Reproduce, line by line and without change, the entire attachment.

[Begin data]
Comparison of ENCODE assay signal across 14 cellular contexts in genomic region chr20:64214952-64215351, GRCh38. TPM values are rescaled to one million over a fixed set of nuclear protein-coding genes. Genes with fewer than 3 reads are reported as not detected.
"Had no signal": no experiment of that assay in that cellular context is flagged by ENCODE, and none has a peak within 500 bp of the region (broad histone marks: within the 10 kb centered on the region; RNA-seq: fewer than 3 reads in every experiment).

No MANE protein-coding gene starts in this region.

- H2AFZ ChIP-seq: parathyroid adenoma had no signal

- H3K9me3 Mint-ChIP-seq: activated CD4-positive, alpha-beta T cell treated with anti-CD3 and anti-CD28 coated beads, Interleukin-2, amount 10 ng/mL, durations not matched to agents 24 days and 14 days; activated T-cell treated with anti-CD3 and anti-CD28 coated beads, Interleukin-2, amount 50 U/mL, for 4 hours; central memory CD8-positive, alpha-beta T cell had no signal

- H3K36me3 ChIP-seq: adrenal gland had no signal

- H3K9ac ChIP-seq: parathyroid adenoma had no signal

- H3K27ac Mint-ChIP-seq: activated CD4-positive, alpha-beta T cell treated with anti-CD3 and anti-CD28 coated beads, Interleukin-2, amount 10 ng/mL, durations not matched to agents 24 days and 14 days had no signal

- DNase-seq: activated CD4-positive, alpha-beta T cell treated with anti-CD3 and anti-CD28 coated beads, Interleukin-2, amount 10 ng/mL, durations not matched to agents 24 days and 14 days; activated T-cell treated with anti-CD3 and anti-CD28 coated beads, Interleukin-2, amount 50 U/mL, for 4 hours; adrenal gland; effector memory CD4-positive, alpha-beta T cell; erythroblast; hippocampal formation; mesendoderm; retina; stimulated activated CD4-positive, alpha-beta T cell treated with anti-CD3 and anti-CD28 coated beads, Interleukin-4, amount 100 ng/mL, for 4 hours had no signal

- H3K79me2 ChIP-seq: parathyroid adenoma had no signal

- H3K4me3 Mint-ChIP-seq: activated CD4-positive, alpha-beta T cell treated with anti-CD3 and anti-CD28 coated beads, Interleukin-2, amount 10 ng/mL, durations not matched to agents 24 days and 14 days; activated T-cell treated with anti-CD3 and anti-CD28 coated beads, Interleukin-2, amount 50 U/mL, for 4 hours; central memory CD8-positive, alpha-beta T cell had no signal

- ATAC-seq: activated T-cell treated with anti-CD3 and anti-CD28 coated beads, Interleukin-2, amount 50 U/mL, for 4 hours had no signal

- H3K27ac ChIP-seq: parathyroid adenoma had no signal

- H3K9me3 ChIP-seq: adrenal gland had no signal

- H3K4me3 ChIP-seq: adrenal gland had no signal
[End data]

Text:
Comparison of ENCODE assay signal across 14 cellular contexts in genomic region chr20:64214952-64215351, GRCh38. TPM values are rescaled to one million over a fixed set of nuclear protein-coding genes. Genes with fewer than 3 reads are reported as not detected.
"Had no signal": no experiment of that assay in that cellular context is flagged by ENCODE, and none has a peak within 500 bp of the region (broad histone marks: within the 10 kb centered on the region; RNA-seq: fewer than 3 reads in every experiment).

No MANE protein-coding gene starts in this region.

- H2AFZ ChIP-seq: parathyroid adenoma had no signal

- H3K9me3 Mint-ChIP-seq: activated CD4-positive, alpha-beta T cell treated with anti-CD3 and anti-CD28 coated beads, Interleukin-2, amount 10 ng/mL, durations not matched to agents 24 days and 14 days; activated T-cell treated with anti-CD3 and anti-CD28 coated beads, Interleukin-2, amount 50 U/mL, for 4 hours; central memory CD8-positive, alpha-beta T cell had no signal

- H3K36me3 ChIP-seq: adrenal gland had no signal

- H3K9ac ChIP-seq: parathyroid adenoma had no signal

- H3K27ac Mint-ChIP-seq: activated CD4-positive, alpha-beta T cell treated with anti-CD3 and anti-CD28 coated beads, Interleukin-2, amount 10 ng/mL, durations not matched to agents 24 days and 14 days had no signal

- DNase-seq: activated CD4-positive, alpha-beta T cell treated with anti-CD3 and anti-CD28 coated beads, Interleukin-2, amount 10 ng/mL, durations not matched to agents 24 days and 14 days; activated T-cell treated with anti-CD3 and anti-CD28 coated beads, Interleukin-2, amount 50 U/mL, for 4 hours; adrenal gland; effector memory CD4-positive, alpha-beta T cell; erythroblast; hippocampal formation; mesendoderm; retina; stimulated activated CD4-positive, alpha-beta T cell treated with anti-CD3 and anti-CD28 coated beads, Interleukin-4, amount 100 ng/mL, for 4 hours had no signal

- H3K79me2 ChIP-seq: parathyroid adenoma had no signal

- H3K4me3 Mint-ChIP-seq: activated CD4-positive, alpha-beta T cell treated with anti-CD3 and anti-CD28 coated beads, Interleukin-2, amount 10 ng/mL, durations not matched to agents 24 days and 14 days; activated T-cell treated with anti-CD3 and anti-CD28 coated beads, Interleukin-2, amount 50 U/mL, for 4 hours; central memory CD8-positive, alpha-beta T cell had no signal

- ATAC-seq: activated T-cell treated with anti-CD3 and anti-CD28 coated beads, Interleukin-2, amount 50 U/mL, for 4 hours had no signal

- H3K27ac ChIP-seq: parathyroid adenoma had no signal

- H3K9me3 ChIP-seq: adrenal gland had no signal

- H3K4me3 ChIP-seq: adrenal gland had no signal